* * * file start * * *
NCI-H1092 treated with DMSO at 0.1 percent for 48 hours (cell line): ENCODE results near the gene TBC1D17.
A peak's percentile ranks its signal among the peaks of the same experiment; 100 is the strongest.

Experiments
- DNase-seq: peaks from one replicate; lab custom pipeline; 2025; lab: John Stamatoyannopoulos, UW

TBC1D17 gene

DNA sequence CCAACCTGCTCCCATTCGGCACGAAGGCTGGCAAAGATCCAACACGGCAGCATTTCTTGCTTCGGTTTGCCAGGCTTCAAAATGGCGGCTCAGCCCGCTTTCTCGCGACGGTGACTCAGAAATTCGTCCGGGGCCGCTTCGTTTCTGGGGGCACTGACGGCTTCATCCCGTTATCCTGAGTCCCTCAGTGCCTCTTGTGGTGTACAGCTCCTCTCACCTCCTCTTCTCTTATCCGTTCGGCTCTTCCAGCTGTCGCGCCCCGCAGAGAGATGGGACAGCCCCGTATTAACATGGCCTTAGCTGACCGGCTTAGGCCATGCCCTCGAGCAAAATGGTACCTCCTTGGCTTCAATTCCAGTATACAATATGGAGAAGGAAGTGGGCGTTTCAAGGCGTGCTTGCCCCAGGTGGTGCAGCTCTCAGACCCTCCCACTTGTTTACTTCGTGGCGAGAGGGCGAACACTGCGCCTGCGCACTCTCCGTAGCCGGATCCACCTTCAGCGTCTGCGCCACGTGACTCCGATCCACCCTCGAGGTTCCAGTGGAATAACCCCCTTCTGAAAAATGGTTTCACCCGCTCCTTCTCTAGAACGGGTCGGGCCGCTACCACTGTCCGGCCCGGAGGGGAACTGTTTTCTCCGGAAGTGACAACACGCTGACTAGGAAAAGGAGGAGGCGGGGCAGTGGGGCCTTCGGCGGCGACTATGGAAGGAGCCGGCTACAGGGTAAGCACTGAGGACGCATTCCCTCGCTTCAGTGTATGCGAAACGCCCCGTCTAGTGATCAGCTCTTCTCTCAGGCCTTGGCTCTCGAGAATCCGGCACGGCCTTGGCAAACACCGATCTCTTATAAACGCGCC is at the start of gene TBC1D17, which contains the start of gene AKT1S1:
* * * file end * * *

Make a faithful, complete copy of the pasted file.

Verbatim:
NCI-H1092 treated with DMSO at 0.1 percent for 48 hours (cell line): ENCODE results near the gene TBC1D17.
A peak's percentile ranks its signal among the peaks of the same experiment; 100 is the strongest.

Experiments
- DNase-seq: peaks from one replicate; lab custom pipeline; 2025; lab: John Stamatoyannopoulos, UW

TBC1D17 gene

DNA sequence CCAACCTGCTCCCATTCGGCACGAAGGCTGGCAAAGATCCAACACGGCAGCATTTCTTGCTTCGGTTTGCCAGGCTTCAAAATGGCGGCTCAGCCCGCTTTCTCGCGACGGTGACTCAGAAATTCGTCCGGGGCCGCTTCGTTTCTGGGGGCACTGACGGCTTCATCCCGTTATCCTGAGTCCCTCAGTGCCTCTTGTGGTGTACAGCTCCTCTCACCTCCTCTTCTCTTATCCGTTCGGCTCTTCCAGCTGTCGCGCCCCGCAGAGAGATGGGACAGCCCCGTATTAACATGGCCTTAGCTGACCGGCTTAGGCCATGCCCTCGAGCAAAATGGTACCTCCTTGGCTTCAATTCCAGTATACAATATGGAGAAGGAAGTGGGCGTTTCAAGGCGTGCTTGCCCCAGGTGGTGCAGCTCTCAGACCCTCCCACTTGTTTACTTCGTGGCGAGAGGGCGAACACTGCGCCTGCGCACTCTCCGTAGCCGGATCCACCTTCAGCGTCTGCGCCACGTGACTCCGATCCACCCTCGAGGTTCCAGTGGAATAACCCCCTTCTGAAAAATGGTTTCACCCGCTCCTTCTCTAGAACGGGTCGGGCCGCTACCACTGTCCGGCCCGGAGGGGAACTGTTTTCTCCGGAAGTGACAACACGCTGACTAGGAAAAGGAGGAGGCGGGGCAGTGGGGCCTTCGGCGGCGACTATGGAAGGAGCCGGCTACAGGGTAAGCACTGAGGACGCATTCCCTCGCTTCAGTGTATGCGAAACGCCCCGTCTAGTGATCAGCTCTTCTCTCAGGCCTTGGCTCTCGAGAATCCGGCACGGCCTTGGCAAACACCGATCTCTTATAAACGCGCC is at the start of gene TBC1D17, which contains the start of gene AKT1S1: